Tip #4 – Get Angry. This tip ties in with tip#2. The second tip was how cussing can raise your tolerance to pain. Maybe it’ not the F-bombs that elevate your ability to handle shitloads of suffereing, but the emotions that comes when one swears like a mad man or crazy bitch.
As many of you know, I’m a huge proponent of harnessing your unresolved anger issues when it comes to developing mental toughness. It’s my trump card when I’m most closed to quitting as anger can motivate me to plow through the WOD. However, as much I love using anger, I am also very cautious about it too.
Activating rage can be very unpredictable. If you train in an extreme anger state it can lead to being out of control. When it comes to training, you never want your emotions to get the best out of you. I’ve seen many instances where clients or gym rats go to the deep end when they attempt to train while being ape-shit mad. Instead of tapping into their anger, they bitch about their problems to anybody at the gym with ears. They end up not only wasting their times, but our time as well. Nothing is worse than those gym crybabies that never shut the fuck up. Other times, I’ve seen dudes so hyped up from being pissed off, they get careless with their form and end up seriously injuring themselves. Both are examples of how being too pissed off can distract someone from training.
However, anger as a last resort can be a powerful coping skill if you are a man and if you find yourself growing a vagina. Or for you ladies out there, discovered that your balls are being cut-off.
Sometimes when I’m feeling unmotivated, I know I am very susceptible to giving up when I know I can go further. When I catch myself in this wimp mode and stop at the very first sign of discomfort, I get so upset at myself for almost wasting a training day. Instantly, I can transform myself from being a pansy to pain to being an unstoppable beast impervious to any discomfort.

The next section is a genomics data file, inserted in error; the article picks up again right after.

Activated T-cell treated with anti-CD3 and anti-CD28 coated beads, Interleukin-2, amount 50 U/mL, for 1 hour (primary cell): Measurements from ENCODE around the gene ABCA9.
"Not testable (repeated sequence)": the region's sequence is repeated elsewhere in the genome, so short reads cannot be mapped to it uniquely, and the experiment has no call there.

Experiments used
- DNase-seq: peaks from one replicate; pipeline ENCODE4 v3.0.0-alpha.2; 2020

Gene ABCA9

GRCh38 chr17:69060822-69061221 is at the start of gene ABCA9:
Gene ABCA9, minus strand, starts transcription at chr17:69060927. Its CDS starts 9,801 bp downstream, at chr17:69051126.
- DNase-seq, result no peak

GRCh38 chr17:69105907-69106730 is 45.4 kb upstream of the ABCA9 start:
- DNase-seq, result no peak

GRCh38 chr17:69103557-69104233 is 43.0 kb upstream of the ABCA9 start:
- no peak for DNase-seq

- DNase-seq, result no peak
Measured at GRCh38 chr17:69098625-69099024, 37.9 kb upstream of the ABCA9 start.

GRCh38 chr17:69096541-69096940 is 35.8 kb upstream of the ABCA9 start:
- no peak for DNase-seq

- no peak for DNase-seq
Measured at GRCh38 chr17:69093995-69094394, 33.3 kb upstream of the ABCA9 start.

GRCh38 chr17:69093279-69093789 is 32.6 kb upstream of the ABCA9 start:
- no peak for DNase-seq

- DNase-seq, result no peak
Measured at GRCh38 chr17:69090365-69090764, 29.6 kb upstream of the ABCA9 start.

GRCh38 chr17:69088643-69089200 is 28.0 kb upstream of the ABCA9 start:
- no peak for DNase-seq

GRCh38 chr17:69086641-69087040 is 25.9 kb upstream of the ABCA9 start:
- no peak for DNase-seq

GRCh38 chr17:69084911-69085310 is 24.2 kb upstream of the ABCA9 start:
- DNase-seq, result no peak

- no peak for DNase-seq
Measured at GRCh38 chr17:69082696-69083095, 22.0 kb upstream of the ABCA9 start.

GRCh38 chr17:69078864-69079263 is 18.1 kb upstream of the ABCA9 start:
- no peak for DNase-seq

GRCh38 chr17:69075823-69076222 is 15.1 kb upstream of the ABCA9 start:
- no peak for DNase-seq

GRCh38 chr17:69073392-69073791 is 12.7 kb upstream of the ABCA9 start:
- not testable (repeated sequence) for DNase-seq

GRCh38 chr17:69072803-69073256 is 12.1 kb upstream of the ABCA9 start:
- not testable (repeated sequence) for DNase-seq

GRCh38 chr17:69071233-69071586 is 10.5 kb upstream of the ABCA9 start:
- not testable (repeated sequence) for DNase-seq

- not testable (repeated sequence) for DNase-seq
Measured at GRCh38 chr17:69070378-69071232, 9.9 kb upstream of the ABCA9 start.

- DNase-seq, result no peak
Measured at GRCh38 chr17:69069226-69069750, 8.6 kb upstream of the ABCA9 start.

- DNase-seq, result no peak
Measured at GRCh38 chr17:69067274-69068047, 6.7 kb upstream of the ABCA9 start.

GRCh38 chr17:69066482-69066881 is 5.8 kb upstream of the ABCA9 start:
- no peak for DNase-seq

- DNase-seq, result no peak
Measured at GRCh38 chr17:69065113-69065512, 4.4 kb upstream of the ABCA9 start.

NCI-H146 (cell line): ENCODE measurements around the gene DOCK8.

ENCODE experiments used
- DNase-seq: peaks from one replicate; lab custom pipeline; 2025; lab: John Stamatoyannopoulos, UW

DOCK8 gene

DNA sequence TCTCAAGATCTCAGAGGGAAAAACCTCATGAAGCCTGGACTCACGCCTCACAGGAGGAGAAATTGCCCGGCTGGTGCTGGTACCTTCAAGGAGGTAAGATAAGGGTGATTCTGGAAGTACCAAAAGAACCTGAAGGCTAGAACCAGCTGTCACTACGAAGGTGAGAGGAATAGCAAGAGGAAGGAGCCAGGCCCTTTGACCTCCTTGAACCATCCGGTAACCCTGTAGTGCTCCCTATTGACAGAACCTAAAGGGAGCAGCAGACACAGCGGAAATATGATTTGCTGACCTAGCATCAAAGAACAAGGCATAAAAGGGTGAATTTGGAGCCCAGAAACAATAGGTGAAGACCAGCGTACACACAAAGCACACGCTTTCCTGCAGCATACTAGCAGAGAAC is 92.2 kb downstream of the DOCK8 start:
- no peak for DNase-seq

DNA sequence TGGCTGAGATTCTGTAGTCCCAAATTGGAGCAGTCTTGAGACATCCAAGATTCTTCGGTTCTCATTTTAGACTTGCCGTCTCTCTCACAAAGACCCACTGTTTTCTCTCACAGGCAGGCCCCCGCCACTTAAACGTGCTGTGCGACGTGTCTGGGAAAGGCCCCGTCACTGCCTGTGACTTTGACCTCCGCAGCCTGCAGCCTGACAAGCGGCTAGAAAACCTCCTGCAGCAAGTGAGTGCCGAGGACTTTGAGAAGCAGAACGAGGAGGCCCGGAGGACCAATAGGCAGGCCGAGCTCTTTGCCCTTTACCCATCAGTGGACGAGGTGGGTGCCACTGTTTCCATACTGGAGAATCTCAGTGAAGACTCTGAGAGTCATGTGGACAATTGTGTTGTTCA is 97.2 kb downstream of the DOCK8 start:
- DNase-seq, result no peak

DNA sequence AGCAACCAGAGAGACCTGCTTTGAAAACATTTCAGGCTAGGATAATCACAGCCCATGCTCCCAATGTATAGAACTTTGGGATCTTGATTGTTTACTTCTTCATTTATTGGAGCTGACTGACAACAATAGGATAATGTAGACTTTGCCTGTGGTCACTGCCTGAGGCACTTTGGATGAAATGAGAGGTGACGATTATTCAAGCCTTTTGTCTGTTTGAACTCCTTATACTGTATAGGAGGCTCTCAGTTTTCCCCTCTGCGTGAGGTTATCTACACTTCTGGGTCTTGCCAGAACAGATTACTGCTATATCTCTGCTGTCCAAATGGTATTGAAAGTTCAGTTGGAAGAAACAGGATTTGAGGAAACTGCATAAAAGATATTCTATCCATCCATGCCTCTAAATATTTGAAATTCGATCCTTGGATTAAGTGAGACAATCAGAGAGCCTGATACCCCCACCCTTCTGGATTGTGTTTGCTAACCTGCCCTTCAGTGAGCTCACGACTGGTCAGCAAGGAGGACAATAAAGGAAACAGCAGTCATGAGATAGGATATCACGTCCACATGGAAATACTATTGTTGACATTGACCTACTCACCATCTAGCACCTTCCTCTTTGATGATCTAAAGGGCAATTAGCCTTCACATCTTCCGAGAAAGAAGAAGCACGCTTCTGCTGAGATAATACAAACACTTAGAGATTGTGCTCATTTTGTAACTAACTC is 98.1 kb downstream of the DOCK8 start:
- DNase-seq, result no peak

Being upset at myself fires me up to the point that I can bulldoze through a workout no matter how difficult it can be. The discomfort is still there, but training while being pissed off can override the negative sensation of your muscles hurting and the uncomfortable feeling of your lungs about to explode.
This is an example of how I used anger wisely. If you channel your rage to help you focus and finish a workout, it can be a powerful way to elevate your pain tolerance and defeat any thoughts of quitting.
Tip #4 – Recall Your Past Painful Workouts. When you commit yourself to training with more intensity, pain will be inevitable. When the suffering comes, so will memories of workouts that were equally as difficult. Quickly go through your mental Rolodex of past training sessions that were just as uncomfortable.